2 knobs of butter
2 shallots, peeled and chopped
1 clove of garlic, chopped
Splash of white wine
100ml chicken stock
200ml whipping cream
4 large rabbit legs
8 rashers smoked, streaky bacon
250g French beans, trimmed, blanched and refreshed
2tbs Maille Dijon mustard
Preheat the oven to 180°C. Melt a knob of butter in a stainless steel pan and add the shallots. Cook until soft.
Add the garlic and cook for a further 30 seconds before pouring in the wine. Bring to the boil and reduce the volume of the wine by half. Then add the stock, and once again boil and reduce the volume of liquid by half.
Pour in the whipping cream, bring to a gentle simmer and cook for about five minutes or until the sauce has thickened ever so slightly. Season and set to one side.
Take a nice heavy cast iron dish and heat another knob of butter until it is foaming. Season the rabbit legs with salt and pepper and slip them into the butter.
Cook over a medium heat and turn frequently to brown evenly. If you are worried that your butter will burn, then add an equal quantity of olive oil to the pan when the butter is melting.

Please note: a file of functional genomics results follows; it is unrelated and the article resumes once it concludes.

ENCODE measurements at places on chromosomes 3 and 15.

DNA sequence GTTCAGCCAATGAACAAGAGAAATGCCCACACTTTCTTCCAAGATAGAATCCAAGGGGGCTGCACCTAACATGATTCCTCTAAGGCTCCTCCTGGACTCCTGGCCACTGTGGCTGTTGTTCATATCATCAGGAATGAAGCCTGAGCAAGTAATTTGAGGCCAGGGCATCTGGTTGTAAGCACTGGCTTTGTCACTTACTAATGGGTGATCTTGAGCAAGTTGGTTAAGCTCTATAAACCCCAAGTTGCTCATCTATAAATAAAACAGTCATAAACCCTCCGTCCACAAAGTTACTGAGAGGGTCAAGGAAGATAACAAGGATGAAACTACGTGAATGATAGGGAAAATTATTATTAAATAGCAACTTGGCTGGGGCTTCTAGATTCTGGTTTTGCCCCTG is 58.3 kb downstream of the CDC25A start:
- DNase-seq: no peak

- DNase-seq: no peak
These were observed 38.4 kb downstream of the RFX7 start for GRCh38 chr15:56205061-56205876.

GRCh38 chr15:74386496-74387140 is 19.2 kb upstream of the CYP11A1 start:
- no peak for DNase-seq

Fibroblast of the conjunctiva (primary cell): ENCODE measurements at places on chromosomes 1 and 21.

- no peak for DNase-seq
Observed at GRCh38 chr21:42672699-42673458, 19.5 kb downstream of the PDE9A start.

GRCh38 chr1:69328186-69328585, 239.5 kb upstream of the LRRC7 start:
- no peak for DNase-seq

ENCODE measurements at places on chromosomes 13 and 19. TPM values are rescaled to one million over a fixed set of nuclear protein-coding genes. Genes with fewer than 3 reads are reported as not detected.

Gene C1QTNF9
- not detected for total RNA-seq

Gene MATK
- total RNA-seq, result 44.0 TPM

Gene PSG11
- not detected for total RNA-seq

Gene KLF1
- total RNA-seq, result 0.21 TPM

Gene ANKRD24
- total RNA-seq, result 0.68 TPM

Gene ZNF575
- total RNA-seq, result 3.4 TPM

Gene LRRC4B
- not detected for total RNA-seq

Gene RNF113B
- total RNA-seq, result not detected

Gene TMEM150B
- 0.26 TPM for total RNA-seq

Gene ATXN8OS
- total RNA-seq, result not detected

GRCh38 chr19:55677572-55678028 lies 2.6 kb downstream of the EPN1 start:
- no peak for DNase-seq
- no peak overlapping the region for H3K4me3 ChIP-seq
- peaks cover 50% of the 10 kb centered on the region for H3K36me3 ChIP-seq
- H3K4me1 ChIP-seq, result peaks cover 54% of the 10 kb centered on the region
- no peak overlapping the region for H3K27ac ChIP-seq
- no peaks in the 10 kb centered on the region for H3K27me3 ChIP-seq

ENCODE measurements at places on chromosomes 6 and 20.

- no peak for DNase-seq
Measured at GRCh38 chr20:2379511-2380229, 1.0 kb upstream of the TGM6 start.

Transfer to the oven and cook for 20 minutes or until cooked. Remove them from the oven and keep warm.
At the same time put the bacon rashers on a sheet and bake in the oven until crisp and rest in a warm place.
Reheat the French beans in a pan of boiling water and then toss in a frying pan with a little butter.
Arrange the beans on to four plates. Put a rabbit leg on each pile and garnish with two rashers of crispy bacon each.
Finally, quickly reheat the sauce and whisk in the Dijon mustard. Grey Poupon mustard is ideal for the sauce it has a real kick to it.
It is whisked in at the end and used immediately so that it retains its vibrancy.
Spoon the sauce around the spinach and serve.
Henry Harris, chef-proprietor, Racine, London
With this classic dish, I would keep to a French red wine such as Saumur Champigny from the Loire valley. This 100% Cabernet Franc has the fruit, but also the structure required.
It's not heavy and has an aromatic note which works really well with rabbit and yet has enough cut for the sauce.
Alternatively, serve an old vintage Morgon, one of the best Beaujolais Crus, which has good earthy notes and enough body and texture to go with the dish.
Simone Sylvestre is the 2009 Acorn Scholar and sales manager at Laytons Wine